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Soybeans, wheat end session in positive territory

Soybeans were higher on commercial and technical buying. Domestic crush margins are strong, soybean meal and crude oil were up during the session, and China bought 136,000 tons of 2022/23 U.S. soybeans ahead of the open. There are uncertainties about sustained demand from China, but there’s been no evident slowdown, yet. That was the second announced sale of U.S. soybeans this week for a running total of 246,000 tons. The USDA’s weekly export sales numbers are out Thursday morning. Soybean oil futures were down ahead of the USDA’s monthly crush numbers, which is scheduled for Thursday afternoon. Soybeans continue to keep an eye on planting and development conditions in Argentina.

Corn was modestly lower on fund and technical selling. Feed, food, and fuel demand is strong, cancelling out some of the bearish influence of slower than expected exports. The U.S. Energy Information Administration says ethanol production last week averaged 1.018 million barrels a day, down 23,000 on the week and 17,000 on the year, with stocks of 22.934 million barrels, a twelve week high, and up 105,000 from the previous week and 2.633 million from a year ago. That week-to-week decline in production was reflective to at least some degree of the uncertainty surrounding a U.S. rail strike, which has seemingly been averted, for now. Weather in South American continues to generally favor Brazil over Argentina. CONAB’s updated outlook for Brazil is scheduled for December 8th.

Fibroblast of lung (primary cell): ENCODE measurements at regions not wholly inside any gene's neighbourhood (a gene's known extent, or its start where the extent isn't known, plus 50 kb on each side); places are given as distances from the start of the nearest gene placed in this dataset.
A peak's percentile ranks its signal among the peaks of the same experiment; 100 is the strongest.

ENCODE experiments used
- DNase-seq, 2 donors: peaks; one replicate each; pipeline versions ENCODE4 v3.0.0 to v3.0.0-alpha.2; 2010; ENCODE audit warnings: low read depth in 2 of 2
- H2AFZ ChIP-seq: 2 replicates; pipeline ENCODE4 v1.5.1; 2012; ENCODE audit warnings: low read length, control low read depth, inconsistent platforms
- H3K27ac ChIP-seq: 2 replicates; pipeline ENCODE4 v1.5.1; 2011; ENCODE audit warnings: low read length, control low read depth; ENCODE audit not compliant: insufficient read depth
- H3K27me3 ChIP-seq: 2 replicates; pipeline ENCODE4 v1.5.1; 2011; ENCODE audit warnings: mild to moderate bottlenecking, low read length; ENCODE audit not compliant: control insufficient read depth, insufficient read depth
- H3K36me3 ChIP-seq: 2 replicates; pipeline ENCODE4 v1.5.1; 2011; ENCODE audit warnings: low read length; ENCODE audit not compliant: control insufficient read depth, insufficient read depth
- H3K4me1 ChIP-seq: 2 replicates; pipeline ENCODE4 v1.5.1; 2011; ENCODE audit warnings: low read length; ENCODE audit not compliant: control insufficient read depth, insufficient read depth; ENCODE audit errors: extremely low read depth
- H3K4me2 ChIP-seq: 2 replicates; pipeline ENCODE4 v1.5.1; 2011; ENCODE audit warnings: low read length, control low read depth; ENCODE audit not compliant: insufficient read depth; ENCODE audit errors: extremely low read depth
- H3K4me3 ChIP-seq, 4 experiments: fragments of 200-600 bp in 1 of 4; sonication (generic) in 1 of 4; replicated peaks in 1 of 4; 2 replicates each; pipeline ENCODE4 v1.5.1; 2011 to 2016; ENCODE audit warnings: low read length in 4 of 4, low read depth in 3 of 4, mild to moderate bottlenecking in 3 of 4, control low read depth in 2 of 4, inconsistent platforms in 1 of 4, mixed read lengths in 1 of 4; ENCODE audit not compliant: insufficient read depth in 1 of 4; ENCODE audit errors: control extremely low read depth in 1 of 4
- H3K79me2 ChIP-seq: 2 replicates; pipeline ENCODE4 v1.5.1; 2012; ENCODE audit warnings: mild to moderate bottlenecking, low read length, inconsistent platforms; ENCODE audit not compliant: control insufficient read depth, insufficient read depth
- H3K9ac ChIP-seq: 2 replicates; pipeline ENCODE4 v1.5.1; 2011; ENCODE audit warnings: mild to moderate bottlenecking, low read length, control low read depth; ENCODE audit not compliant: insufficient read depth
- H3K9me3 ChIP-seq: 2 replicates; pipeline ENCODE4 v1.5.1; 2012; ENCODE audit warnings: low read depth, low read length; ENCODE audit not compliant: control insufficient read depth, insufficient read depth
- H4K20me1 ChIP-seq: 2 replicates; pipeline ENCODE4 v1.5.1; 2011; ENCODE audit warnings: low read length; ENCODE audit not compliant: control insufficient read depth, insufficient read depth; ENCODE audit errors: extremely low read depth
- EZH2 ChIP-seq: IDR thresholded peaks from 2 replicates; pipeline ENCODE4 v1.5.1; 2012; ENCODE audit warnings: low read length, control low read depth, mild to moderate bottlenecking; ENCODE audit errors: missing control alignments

The wheat complex was higher on fund and technical buying. The USDA’s condition rating for winter wheat improved slightly but remains much lower than a year ago as the crop inches towards dormancy. Most forecasts have expanding drought conditions in much of the U.S. Plains into next spring. That will likely have at least some impact on yield and could lead to increased abandonment. The oversold conditions of the market allowed the complex to shrug off the slow demand for U.S. wheat and occasional gains in the dollar during the session. Globally, the trade is watching the tail end of winter wheat planting in Ukraine and Russia, along with yields in Argentina and crop quality in Australia. In addition to the planting in the Black Sea region, wheat continues to monitor the pace of export movement out of key regional ports. After a lack of significant adjustments in the previous month, the USDA could make changes to the supply and demand outlook for several nations in the next round of projections December 9th.

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